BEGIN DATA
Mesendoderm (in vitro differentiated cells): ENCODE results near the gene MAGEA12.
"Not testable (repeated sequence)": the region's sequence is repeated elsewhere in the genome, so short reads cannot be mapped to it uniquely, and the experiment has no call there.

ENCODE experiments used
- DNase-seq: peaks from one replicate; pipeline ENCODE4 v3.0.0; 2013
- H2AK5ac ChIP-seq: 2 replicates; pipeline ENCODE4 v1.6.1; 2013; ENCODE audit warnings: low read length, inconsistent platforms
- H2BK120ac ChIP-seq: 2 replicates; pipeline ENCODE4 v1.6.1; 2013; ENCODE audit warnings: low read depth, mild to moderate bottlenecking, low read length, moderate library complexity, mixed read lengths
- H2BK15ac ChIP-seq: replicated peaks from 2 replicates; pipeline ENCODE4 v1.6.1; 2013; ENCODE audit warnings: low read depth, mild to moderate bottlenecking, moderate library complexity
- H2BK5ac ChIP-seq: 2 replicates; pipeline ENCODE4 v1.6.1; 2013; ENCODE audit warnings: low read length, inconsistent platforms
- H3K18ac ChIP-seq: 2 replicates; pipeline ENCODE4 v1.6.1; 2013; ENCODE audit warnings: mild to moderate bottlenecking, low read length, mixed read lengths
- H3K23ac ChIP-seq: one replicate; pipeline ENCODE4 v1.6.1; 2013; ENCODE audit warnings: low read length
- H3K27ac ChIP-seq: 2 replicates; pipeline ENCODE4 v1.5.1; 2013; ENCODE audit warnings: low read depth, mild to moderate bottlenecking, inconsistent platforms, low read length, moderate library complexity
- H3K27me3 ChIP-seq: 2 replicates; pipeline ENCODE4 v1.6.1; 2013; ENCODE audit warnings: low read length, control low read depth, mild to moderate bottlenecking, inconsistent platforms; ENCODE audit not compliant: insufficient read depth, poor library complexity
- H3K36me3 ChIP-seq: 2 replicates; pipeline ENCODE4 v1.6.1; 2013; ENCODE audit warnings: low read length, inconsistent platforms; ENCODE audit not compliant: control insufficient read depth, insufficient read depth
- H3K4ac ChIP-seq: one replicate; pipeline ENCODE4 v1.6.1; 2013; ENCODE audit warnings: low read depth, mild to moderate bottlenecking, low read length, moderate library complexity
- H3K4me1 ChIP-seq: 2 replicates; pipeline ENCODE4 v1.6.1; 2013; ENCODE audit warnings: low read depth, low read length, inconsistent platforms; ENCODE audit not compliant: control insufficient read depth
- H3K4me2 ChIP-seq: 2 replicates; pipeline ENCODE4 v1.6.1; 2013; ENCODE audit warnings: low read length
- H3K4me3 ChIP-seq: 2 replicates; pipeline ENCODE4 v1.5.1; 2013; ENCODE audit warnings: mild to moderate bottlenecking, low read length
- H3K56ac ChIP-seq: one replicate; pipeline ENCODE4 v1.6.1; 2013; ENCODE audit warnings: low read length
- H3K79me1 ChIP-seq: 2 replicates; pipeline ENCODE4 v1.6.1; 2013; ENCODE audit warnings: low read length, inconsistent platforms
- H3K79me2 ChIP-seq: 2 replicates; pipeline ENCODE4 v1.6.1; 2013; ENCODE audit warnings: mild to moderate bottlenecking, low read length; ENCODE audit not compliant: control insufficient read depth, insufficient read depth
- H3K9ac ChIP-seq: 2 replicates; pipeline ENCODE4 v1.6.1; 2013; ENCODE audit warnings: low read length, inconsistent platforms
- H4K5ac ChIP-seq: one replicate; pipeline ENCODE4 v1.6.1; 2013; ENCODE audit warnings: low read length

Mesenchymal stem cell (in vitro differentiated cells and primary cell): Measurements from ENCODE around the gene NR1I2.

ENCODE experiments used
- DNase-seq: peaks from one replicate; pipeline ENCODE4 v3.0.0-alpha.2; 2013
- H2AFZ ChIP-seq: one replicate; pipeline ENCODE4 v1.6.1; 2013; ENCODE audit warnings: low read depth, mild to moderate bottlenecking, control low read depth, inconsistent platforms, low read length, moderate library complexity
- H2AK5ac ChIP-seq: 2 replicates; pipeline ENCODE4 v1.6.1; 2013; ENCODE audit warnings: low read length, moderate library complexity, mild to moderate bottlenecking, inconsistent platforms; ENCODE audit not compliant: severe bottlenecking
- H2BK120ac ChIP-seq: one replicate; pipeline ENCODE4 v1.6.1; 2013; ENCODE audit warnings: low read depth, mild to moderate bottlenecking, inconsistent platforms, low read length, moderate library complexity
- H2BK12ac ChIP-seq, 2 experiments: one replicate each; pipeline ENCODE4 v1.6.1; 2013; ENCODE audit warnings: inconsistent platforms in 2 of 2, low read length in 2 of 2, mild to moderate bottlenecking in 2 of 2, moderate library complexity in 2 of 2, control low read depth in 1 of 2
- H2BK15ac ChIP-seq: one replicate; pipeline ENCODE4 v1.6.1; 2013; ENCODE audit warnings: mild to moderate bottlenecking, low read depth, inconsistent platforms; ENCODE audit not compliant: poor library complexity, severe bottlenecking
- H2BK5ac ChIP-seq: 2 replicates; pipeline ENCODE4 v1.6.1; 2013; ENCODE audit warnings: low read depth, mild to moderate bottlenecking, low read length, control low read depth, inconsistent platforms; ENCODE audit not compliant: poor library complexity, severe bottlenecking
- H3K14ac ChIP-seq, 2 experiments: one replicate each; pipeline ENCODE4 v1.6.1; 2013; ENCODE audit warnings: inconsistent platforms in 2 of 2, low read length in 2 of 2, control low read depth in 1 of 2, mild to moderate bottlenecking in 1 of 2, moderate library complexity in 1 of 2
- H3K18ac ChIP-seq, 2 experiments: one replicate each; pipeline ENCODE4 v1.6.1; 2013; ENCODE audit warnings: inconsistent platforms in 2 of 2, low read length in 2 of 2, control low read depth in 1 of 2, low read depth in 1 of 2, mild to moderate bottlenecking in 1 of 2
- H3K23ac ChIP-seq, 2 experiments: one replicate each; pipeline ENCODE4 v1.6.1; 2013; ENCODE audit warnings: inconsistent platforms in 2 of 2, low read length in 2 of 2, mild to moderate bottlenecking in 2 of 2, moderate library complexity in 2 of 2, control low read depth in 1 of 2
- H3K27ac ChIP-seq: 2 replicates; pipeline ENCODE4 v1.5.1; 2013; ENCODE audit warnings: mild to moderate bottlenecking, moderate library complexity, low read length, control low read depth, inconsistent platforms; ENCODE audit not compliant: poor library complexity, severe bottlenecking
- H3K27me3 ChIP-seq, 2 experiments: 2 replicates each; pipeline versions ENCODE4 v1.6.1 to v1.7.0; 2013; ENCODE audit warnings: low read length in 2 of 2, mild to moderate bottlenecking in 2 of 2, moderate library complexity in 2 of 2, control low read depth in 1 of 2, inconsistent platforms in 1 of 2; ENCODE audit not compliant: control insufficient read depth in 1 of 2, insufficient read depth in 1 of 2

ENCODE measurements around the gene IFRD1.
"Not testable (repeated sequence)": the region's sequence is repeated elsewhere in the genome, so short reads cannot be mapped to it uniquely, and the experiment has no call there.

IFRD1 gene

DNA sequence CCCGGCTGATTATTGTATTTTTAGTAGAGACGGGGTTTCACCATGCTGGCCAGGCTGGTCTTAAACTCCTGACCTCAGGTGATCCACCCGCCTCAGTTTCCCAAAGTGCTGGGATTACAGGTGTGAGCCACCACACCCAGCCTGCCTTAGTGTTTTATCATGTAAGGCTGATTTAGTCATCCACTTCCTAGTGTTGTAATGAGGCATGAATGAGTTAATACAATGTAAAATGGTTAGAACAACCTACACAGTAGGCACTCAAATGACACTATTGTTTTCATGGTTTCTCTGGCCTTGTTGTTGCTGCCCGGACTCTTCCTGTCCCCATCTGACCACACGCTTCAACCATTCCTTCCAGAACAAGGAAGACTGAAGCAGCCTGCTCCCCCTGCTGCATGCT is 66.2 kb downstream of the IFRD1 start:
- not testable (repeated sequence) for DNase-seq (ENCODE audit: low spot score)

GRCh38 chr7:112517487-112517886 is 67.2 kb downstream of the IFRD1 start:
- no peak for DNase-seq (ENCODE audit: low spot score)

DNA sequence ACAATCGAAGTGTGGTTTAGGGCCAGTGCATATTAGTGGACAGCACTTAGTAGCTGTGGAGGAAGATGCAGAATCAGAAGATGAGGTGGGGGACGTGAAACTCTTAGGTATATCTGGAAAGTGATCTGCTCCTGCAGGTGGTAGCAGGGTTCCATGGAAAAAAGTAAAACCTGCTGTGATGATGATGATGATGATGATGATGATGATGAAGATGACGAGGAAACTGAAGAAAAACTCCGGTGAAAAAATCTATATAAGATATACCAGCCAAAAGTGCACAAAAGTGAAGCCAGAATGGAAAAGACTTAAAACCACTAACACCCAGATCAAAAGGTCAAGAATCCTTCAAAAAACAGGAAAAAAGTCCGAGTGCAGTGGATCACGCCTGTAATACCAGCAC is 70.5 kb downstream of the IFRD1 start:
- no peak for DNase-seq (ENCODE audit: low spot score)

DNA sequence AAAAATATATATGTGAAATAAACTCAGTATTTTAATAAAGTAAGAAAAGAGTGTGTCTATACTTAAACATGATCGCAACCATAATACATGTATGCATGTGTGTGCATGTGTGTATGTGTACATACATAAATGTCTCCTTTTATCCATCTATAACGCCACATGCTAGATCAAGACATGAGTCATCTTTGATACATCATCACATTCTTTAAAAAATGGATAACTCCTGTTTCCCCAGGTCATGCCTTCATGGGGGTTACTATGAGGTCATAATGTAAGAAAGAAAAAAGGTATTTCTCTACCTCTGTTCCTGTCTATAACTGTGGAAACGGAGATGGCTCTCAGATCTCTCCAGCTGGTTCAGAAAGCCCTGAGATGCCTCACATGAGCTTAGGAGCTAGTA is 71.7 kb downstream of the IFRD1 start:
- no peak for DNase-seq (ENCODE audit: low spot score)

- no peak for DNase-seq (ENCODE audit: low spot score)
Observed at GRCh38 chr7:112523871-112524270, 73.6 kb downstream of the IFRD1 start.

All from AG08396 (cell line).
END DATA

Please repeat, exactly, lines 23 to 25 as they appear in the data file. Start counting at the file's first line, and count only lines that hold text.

Mesenchymal stem cell (in vitro differentiated cells and primary cell): Measurements from ENCODE around the gene NR1I2.

ENCODE experiments used
- DNase-seq: peaks from one replicate; pipeline ENCODE4 v3.0.0-alpha.2; 2013